At today’s Intel InnovatiON event, the chipmaker revealed nearly all the relevant information consumers need to assess the technology featured in Intel’s 12th generation CPU designs codenamed Alder Lake.

Intel previously disclosed some architectural and technical details during its Intel Architecture Day 2021 in August. We’re now getting commercial information, including the CPU lineup and prices.

This article will present the essential aspects of Intel’s Alder Lake architecture and how it improves next-generation PCs. Not surprisingly, most have to do with computing performance, and Intel is making headways in many directions to ensure that PC systems are balanced.

CPU design

Intel’s new CPUs are built on a 10nm Enhanced SuperFin semiconductor process, known as “Intel 7”. The company uses a hybrid core approach with high-performance and high-efficiency cores for the first time, like what smartphones do. Intel calls this a “Performance hybrid architecture, combining P-cores and E-cores.” P and E stand for Performance and Efficiency.

Like ARM’s big.LITTLE, this strategy is better because simple tasks (=threads) can be sent to the more power-efficient E-cores, while heavy computing tasks land in the performance-optimized P-cores. Any computer runs dozens or hundreds of threads at all times, so this is a proven way of improving overall power usage and absolute performance at the same time.

At the lowest level, each core’s architecture has been optimized and improved just like Intel does for every new core design. And as usual, memory cache buffers might get larger and faster. To orchestrate how tasks (threads) are distributed, Intel has created the Intel Thread Director that the operating system will rely on to best dispatch workloads.

Intel claims a 19% performance lift from the new P-cores and that the global increase in the total number of cores will also increase multi-threaded performance. All in all, these estimates are believable as it makes complete sense.

Intel says that in some instances, a task could be executed 50% faster for a given power level or at one-quarter of the power when compared to the 11th generation Core processors. The efficiency differential makes the new CPUs more adaptable to any use case (speed vs. battery life) and represents a massive leap for Intel.

For heavy workloads such as content creation (video editing, 3d modeling, etc.), Intel estimates performance increases of 22%-37%, with a peak to 100% in the Adobe After Effects Pulse Benchmark.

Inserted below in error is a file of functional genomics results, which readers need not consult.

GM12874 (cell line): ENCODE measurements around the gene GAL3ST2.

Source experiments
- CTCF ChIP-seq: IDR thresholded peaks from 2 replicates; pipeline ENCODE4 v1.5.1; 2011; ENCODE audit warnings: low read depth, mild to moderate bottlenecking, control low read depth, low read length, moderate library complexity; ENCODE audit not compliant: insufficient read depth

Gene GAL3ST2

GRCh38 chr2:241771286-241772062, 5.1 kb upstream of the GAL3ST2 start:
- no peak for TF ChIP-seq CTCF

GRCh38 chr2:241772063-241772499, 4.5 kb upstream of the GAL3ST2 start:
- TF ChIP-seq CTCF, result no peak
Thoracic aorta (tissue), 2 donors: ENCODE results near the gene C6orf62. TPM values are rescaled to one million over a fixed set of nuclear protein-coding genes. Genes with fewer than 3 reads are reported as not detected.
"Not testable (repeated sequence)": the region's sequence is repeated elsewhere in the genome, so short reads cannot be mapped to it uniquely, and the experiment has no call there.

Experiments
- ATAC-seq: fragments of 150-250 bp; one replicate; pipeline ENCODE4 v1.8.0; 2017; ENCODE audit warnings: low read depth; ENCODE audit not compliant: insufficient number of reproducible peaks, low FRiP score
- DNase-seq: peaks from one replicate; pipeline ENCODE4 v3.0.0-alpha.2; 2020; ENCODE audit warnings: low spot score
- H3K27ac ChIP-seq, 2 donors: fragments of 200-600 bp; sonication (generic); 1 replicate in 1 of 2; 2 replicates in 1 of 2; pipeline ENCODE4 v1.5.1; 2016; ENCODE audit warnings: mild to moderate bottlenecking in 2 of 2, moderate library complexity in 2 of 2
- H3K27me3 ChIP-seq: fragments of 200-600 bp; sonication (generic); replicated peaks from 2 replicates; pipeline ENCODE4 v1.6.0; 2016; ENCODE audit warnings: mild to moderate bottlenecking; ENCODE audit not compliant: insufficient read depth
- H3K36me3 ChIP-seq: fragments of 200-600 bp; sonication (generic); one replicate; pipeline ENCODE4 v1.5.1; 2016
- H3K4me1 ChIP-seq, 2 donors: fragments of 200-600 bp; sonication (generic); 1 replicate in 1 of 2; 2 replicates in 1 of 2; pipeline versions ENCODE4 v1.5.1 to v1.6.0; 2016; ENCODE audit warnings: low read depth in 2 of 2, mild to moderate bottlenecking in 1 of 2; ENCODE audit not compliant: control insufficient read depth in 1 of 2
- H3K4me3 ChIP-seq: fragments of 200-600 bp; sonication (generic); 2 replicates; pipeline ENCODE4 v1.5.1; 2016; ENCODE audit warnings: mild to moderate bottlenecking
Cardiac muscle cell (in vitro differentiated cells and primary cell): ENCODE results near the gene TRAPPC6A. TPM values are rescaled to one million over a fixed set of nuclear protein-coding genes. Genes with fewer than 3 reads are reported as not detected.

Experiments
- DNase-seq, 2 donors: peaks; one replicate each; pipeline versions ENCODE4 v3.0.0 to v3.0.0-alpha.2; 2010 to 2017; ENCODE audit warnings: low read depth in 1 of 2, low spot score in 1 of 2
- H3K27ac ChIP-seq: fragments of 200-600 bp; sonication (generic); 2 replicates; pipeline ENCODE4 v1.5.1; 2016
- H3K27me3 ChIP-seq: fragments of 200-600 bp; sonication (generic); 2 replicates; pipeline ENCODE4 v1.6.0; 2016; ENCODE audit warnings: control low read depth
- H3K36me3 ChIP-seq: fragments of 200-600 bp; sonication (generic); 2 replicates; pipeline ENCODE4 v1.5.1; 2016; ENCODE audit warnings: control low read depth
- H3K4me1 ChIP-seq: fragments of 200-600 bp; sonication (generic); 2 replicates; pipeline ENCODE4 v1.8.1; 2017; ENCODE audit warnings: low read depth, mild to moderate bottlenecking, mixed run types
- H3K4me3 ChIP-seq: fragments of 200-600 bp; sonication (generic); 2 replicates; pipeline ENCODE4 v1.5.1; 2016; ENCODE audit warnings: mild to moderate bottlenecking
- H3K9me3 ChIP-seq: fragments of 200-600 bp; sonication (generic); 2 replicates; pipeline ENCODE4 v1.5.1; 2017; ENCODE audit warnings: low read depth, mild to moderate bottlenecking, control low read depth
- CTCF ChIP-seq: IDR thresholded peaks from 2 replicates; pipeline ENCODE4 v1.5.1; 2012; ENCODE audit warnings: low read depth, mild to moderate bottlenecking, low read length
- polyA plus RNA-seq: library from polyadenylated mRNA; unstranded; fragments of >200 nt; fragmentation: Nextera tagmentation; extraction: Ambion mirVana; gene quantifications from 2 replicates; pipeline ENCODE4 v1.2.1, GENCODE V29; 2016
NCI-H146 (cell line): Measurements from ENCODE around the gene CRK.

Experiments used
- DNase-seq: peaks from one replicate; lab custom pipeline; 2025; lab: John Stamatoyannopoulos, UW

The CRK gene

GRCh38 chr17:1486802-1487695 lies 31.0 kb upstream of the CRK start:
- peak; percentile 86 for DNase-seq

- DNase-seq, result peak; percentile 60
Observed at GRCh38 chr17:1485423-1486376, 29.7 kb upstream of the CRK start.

Intel’s presentations show a significant average performance increase when compared to the Gen11, of course, but more importantly, when compared to the AMD Ryzen 5950X CPU.

Introducing DDR5 memory

The CPU cores need to be fed with an ever-higher data stream coming from the RAM. The Alder Lake platform introduces DDR5 memory that is significantly faster than the previous DDR4, adding about 1.87X the bandwidth, from 16.8GB/s to 31.4GB/s (in theory).

For overclockers, Intel is adding the Intel XMP 3.0, a technology that makes it easier and more convenient by adding more profiles with easy-to-recognize names. I’m more interested in the Dynamic Memory Boost Technology that automatically switches from the default JEDEC RAM speeds to one of the XMP profiles, depending on the load.

DDR5 is also more efficient, but most people tend to focus on the peak bandwidth, and it’s a good metric to use. If you’re curious about DDR5, watch this neat video from Crucial as they illustrate it well.

I/O, Chipset, and peripherals

PCIe 5.0 support is now available at the processor and the Intel Z690 chipset level. This chipset can handle a lot of I/O, including a ton of USB ports, WiFi 6E. The 2.5G Ethernet has caught my attention, but there’s 10/100/1000 Ethernet as well.

PCIe 5.0 will lift SSD speeds to new levels, with early numbers showing sequential reads reaching 14,000 MB/s and 7,000 MB/s for sequential writes. Even the latency should be noticeably lower than current SSDs, and the IOPS should nearly double as well, making every single operation potentially much faster.

Such performance increase is fascinating since technologies such as Microsoft’s DirectStorage could better utilize the I/O potential of PCIe 5.0 and the upcoming PCIe 5.0 SSD. We’ll see.

SKUs and pricing

At the moment, Intel has announced a couple of processors for each of the i3, i5, and i9 families for a total of 6 SKUs. Prices go from $264 (i5-12600KF) to $589 (i9-12900K), but given these chips’ new architecture and performance profile, I’d rather wait for real-world performance numbers prior to commenting on their value proposition.

You can find the complete specs, models, and pricing table in this official Intel product brief on page 6 (PDF link).

Intel’s 12th generation CPUs are shaking things up and could re-ignite excitement in the CPU market. We will run CPU benchmarks and will report back soon. In the meantime, you can watch today’s event here.

Filed in Computers >Gaming. Read more about , , and .